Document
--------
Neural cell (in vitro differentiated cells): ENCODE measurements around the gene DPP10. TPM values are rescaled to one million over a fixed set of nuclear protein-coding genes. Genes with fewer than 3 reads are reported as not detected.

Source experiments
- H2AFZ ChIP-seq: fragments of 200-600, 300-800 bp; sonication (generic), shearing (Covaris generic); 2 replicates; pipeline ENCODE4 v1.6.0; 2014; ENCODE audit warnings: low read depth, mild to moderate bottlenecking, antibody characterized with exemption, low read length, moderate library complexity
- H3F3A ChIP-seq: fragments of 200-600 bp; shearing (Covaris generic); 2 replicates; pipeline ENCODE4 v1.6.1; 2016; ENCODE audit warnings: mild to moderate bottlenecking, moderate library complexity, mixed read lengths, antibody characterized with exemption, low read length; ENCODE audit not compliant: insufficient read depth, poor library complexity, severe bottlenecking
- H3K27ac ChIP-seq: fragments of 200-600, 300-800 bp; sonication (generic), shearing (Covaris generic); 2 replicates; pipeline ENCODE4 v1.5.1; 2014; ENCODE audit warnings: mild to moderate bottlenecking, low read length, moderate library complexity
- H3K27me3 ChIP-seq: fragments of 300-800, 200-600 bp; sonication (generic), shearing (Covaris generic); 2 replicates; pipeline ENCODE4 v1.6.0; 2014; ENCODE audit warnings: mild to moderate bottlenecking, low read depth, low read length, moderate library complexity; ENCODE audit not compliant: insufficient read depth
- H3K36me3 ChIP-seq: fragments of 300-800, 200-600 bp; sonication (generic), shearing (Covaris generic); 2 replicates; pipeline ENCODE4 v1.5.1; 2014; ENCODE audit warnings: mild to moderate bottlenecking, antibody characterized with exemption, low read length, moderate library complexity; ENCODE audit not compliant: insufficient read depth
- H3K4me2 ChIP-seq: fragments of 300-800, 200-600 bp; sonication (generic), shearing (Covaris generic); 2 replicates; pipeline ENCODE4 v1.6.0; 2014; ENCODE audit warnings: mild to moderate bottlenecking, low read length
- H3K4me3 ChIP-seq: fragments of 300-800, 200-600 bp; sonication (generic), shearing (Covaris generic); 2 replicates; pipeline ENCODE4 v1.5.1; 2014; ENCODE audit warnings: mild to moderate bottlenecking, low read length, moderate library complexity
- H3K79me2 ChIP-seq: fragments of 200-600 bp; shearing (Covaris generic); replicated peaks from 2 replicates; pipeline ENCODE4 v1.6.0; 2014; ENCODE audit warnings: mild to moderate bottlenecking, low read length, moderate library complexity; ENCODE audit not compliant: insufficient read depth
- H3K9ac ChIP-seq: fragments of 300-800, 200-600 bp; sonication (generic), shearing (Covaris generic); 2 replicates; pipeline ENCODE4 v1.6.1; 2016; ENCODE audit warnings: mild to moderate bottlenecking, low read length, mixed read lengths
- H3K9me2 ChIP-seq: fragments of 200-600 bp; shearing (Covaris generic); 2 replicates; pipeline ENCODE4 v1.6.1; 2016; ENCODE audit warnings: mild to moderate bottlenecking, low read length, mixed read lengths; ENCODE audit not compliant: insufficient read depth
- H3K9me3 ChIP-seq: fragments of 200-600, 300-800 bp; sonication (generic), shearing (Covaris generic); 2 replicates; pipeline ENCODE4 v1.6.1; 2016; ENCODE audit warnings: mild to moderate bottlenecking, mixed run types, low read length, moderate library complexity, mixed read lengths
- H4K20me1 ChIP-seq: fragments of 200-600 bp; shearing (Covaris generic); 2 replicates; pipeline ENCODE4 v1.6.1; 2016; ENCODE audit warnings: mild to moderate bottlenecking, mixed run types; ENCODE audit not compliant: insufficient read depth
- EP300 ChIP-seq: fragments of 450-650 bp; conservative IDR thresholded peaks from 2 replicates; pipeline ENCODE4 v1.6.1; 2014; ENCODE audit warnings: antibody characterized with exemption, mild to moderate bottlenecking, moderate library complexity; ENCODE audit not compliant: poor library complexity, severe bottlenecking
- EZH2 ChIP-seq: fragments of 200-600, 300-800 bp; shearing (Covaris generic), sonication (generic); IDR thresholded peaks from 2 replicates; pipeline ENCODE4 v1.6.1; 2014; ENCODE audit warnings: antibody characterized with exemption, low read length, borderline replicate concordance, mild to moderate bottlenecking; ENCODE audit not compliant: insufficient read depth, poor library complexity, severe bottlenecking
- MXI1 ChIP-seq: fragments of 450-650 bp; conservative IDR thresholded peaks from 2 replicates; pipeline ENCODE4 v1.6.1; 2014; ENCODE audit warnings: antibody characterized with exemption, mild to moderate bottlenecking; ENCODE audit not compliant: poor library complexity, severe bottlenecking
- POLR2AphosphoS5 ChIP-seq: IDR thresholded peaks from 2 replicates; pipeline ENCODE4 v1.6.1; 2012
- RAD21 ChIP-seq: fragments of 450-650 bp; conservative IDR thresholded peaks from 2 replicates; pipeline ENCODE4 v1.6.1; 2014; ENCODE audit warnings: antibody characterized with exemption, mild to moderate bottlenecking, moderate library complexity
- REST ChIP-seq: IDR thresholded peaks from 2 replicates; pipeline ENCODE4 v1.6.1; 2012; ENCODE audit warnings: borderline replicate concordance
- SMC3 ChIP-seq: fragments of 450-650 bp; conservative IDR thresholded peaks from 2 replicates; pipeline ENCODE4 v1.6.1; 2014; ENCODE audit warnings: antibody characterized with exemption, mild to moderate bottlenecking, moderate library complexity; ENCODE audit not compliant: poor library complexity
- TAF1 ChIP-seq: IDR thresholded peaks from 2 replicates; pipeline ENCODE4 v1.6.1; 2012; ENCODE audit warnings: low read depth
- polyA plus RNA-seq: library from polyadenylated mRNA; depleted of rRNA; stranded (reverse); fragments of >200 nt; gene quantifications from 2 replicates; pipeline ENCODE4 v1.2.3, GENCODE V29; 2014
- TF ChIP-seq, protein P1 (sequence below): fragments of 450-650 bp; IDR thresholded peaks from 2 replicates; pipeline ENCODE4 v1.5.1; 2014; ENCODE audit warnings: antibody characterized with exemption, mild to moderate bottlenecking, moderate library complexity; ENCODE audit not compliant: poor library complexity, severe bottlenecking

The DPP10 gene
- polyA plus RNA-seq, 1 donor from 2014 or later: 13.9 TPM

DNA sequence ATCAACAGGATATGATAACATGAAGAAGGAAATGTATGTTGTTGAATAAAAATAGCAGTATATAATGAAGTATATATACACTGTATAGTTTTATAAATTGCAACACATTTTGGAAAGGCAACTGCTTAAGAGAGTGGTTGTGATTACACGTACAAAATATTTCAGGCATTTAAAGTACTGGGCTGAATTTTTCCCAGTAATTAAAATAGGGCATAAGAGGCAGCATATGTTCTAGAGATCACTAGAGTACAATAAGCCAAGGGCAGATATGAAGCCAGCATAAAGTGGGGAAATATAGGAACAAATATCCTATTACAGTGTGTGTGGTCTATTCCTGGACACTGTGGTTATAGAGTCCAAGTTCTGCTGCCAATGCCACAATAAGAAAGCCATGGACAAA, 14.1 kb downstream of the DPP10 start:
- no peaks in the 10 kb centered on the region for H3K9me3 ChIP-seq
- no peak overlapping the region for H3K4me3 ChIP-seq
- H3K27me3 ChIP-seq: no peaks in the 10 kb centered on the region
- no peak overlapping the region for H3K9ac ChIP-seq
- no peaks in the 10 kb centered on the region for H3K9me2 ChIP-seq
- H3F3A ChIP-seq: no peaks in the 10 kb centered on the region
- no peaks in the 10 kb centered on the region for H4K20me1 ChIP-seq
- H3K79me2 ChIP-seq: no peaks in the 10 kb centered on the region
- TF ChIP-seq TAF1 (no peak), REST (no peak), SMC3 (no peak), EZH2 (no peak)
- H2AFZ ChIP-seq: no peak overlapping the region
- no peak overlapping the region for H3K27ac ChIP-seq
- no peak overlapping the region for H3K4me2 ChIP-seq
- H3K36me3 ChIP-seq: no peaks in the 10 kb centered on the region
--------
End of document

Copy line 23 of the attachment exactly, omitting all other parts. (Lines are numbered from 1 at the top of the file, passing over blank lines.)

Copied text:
- polyA plus RNA-seq: library from polyadenylated mRNA; depleted of rRNA; stranded (reverse); fragments of >200 nt; gene quantifications from 2 replicates; pipeline ENCODE4 v1.2.3, GENCODE V29; 2014